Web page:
Is the world ready for a pot-themed food truck?

It's been a banner year for advocates of cannabis use.

Minnesota recently became the 22nd state to legalize the use of medical marijuana, and at least five other states have legislation pending regarding the medicinal use of cannabis. Colorado and Washington state, meanwhile, legalized the recreational use of marijuana for adults starting on New Year's Day.

With about half of the U.S. now having laws in their states that legalize marijuana, cannabis culture is coming out of the shadows in force. The Denver Post has a popular marijuana column, The Cannabist, that features pot-related news stories as well as information on cooking with marijuana. And the Internet is bursting with websites and videos from people looking to share their favorite cannabis-infused recipes.

One group in Seattle is even trying to combine two national trends -- the marijuana culture and the highly profitable gourmet food truck industry -- by unveiling a food truck that serves marijuana-themed meals.

The company, called MagicalButter.com, acknowledges it's not quite ready for business. State law bars the consumption of marijuana in public, and cannabis businesses have to operate out of a fixed location with a physical address.

"The [state liquor control] board has been very, very strict on allowing anything that looks like a mobile dispensary," attorney Hilary Bricken told CBS station KIRO.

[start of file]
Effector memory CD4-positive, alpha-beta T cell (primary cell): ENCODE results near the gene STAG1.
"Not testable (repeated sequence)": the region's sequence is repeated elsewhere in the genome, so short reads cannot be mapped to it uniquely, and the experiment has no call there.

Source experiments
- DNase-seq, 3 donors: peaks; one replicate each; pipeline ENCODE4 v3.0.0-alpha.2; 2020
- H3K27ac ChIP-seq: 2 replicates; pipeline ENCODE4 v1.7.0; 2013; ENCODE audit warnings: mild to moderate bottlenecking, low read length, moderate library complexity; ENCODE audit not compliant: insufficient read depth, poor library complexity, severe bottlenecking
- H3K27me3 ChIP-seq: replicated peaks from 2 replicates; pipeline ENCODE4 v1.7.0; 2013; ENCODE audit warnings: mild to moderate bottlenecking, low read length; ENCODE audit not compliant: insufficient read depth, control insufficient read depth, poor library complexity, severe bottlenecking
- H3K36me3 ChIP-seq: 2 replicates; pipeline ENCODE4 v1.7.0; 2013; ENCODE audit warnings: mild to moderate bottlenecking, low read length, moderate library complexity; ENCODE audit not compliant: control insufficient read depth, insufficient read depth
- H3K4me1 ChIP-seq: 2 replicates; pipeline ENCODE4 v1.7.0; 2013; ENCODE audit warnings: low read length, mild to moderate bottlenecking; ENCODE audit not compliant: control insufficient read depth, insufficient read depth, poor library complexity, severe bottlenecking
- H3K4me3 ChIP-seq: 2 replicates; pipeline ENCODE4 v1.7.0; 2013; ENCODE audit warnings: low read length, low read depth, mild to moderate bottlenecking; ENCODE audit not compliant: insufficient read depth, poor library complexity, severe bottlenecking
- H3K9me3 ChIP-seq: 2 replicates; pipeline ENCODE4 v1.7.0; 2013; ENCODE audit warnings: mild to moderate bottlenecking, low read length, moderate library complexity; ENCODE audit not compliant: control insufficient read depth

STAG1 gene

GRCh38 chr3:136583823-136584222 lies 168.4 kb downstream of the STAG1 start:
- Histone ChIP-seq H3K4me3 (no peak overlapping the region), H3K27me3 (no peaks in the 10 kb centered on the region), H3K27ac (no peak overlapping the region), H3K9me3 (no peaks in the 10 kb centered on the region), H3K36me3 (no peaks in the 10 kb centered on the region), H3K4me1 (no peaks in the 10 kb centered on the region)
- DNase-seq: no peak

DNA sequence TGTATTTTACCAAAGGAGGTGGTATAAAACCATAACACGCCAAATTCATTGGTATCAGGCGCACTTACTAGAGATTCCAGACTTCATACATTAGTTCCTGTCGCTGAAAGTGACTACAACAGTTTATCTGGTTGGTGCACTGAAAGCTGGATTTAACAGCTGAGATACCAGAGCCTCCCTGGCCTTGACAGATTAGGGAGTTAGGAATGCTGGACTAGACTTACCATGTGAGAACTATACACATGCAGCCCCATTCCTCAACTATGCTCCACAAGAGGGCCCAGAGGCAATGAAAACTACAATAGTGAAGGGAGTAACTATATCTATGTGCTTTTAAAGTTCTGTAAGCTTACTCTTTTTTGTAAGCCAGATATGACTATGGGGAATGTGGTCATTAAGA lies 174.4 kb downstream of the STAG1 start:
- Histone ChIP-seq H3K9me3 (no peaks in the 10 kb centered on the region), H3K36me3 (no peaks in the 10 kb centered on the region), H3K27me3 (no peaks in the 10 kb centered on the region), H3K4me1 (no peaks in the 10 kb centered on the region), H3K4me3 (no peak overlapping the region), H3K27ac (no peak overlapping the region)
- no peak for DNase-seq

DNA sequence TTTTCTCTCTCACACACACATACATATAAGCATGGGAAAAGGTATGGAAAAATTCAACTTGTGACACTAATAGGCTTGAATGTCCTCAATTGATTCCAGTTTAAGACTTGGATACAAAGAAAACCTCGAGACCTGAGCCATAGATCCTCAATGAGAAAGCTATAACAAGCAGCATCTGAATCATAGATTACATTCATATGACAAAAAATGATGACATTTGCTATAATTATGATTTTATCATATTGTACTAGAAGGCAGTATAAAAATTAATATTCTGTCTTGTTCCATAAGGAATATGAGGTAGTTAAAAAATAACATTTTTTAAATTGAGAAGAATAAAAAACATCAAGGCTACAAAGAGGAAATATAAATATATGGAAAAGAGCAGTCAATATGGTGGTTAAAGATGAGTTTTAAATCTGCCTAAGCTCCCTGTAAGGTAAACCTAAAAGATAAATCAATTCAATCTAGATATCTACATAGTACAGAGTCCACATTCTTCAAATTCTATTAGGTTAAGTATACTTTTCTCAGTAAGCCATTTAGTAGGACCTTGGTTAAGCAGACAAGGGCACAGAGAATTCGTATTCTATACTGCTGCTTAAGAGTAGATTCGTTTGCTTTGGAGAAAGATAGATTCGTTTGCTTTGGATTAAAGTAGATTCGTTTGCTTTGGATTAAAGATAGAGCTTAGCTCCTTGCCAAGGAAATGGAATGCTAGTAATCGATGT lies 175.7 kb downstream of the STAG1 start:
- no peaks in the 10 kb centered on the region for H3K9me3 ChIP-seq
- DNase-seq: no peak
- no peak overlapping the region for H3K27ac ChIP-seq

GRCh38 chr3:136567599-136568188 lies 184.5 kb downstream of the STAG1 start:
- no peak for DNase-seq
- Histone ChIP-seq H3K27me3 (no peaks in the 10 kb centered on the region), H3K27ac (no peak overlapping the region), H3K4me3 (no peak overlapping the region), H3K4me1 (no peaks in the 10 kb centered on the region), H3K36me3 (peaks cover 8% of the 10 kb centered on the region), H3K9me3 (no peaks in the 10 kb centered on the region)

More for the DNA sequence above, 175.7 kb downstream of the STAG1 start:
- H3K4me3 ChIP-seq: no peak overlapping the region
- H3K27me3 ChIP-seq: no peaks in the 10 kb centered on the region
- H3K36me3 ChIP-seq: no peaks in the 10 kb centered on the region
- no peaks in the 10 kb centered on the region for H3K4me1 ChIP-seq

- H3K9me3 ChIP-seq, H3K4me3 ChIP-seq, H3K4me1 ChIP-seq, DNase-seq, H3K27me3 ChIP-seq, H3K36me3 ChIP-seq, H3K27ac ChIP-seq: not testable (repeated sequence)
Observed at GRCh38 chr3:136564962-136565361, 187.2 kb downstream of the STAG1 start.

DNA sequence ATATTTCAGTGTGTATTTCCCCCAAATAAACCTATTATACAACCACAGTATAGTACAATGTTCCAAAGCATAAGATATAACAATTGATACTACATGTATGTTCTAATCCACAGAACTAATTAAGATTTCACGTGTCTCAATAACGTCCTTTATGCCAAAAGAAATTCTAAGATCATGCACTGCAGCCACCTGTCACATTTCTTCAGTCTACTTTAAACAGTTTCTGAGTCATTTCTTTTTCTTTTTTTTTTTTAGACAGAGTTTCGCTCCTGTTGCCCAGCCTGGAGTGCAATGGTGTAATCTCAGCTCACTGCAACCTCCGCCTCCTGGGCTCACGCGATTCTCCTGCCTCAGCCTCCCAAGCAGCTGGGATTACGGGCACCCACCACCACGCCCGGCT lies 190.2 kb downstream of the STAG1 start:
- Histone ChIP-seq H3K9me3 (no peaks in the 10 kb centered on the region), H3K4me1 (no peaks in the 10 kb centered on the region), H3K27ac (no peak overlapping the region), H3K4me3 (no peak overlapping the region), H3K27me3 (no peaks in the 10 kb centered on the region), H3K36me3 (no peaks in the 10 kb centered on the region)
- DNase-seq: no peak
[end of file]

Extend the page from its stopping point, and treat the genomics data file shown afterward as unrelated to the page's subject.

There have also been concerns, and greater regulatory scrutiny, about the potency of cannabis-infused foods. In Colorado, several deaths were recently linked to "edible" marijuana products sold in the state. Doctors in metro Denver also have reported a rise in the number of young children hospitalized for ingesting marijuana, mostly by accidentally eating cannabis-infused edibles that look like regular candies or cookies.

"If you leave it out on the counter, there's no way a child's going to know the difference," Dr. George Wang with Children's Hospital said in an interview with CBS station KCNC in Denver.

Bricken, meanwhile, says it might be years before a marijuana food truck could operate legally on the streets of Seattle. And the MagicalButter food truck, with its pot-infused peanut butter and jelly sandwiches?

"As of right now, we're only doing private service," says said company's Jeremy Cooper. "So for special events on private property."